All of these workshops will run from 11:00am, and last approximately one hour. The Zoom room will be open for entry from 10:50am, to allow from a prompt start.
The workshops cost £3 to attend and tickets can be bought now through the Worcester Rep website.
If you're looking for a little advice on the business side of writing, then you might be interested in a bonus workshop that I'm running for Tortive Theatre next month as well.
On December 5 I'll be running a "Marking Your Writing and Yourself" workshop, to talk you through how to make yourself even more attractive as a writing product. The workshop will also include information on building a social media profile, and learning to engage with digital communities.
This online workshop starts at 11:00am (and will last just over an hour), and it's £3 to purchase a ticket. However, if you sign up as a member to the Tortive Theatre website (which gives you access to all sorts of other creative wonders) then the workshop is completely free. You can find more information about that on the Tortive website just here.
If you have any questions about the planned workshops then please don't hesitate to contact me, or either of the represented organisations.
It was reading week last week, which meant that I wasn't joining in on any free writing activities with my students. I was, however, gifted the free time to start writing a new novel (hurrah). At the time of writing this post I'm around 13,500 words into the new book, and it's a mixture of joy and horror that's carrying me through the hours of writing. That said, this week I was back to free writing with my students, and this morning it occurred to me that I hadn't yet been brave enough to share the results.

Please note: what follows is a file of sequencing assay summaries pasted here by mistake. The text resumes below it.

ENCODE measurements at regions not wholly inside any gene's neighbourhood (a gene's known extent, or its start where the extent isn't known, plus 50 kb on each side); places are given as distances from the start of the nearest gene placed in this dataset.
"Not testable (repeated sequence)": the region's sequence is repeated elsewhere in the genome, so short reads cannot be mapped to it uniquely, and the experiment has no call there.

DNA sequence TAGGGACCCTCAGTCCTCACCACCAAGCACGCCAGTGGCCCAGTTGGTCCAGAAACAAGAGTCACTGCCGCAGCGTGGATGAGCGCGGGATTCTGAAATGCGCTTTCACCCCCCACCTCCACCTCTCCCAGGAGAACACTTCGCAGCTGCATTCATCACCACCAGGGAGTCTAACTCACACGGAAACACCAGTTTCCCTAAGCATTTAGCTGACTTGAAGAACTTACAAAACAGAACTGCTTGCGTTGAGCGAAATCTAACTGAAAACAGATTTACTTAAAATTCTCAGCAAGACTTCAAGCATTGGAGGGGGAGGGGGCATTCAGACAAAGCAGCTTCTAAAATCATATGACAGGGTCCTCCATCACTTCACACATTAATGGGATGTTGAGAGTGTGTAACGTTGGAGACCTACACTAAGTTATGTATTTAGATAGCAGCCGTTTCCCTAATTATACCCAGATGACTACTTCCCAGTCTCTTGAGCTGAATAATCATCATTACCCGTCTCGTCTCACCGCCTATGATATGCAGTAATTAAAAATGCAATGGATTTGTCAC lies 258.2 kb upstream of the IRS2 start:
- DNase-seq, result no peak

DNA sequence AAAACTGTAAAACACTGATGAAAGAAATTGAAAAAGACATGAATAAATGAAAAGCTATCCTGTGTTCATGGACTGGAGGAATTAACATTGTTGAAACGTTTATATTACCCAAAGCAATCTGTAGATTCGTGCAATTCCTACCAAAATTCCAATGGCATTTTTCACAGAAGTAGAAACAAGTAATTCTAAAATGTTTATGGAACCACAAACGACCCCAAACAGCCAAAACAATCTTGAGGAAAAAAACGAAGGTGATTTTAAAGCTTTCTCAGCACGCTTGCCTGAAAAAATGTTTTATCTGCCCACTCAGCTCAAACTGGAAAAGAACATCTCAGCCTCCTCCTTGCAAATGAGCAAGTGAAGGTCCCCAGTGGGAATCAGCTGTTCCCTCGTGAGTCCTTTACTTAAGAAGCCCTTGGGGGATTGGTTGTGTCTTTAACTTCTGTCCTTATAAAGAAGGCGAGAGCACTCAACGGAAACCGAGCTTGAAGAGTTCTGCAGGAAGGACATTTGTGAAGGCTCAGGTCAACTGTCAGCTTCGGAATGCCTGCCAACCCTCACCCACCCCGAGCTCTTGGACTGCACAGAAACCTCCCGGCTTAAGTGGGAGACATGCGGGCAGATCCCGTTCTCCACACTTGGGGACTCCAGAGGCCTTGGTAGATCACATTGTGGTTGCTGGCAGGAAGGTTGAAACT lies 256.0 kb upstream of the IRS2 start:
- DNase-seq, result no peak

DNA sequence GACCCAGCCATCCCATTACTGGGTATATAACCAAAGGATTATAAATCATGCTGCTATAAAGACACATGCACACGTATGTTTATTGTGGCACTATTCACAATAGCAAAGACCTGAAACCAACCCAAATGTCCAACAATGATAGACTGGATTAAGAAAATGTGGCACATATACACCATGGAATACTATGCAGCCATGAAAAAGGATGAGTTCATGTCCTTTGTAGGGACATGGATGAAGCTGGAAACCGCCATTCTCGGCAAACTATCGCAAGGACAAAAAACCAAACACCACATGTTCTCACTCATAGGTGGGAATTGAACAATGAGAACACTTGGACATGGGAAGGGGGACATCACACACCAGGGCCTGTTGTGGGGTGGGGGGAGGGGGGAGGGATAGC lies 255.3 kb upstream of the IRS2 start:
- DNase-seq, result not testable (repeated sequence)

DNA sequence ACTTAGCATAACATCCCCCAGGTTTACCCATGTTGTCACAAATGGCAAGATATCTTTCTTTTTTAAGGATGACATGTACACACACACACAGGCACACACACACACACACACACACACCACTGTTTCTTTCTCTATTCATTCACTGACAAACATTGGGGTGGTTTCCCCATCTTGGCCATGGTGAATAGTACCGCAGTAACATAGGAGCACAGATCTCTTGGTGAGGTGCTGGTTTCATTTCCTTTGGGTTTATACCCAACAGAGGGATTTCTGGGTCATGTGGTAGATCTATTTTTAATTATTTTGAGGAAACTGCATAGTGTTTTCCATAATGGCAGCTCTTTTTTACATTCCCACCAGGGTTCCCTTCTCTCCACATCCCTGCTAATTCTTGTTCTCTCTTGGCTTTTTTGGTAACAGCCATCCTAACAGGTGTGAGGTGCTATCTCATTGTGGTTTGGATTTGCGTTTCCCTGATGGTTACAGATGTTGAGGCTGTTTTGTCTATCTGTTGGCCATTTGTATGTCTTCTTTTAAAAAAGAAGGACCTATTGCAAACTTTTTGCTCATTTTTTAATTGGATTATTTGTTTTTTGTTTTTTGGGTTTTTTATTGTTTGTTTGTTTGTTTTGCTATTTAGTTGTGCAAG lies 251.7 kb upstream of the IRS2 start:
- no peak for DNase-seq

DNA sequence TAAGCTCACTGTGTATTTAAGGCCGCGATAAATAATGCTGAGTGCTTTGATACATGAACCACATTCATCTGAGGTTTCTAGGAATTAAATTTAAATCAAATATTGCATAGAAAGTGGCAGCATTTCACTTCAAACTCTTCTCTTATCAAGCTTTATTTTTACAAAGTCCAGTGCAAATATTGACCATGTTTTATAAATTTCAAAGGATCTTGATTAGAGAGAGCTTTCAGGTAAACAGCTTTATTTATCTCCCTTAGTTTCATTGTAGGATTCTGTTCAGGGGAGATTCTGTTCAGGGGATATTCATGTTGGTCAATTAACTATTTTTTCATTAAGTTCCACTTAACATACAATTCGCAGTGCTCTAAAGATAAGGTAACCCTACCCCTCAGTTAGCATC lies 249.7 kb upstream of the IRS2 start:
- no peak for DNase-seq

It was always where we met - knees knocking beneath the table; fingers grazing at the counter-top while we both gestured towards the same cake; hands holding, only for a second, when we grabbed the teapot. I didn't much care for the confectioneries. I only wanted a quiet hour where we could laugh, and play at being young women in love, in plain sight of the boys who we might one day be married off to. It was an idea we laughed over - until someone asked. She didn't tell me. She only showed me the ring and refused a cake - said she was watching her waistline now, that she had to think of slimming into the dress.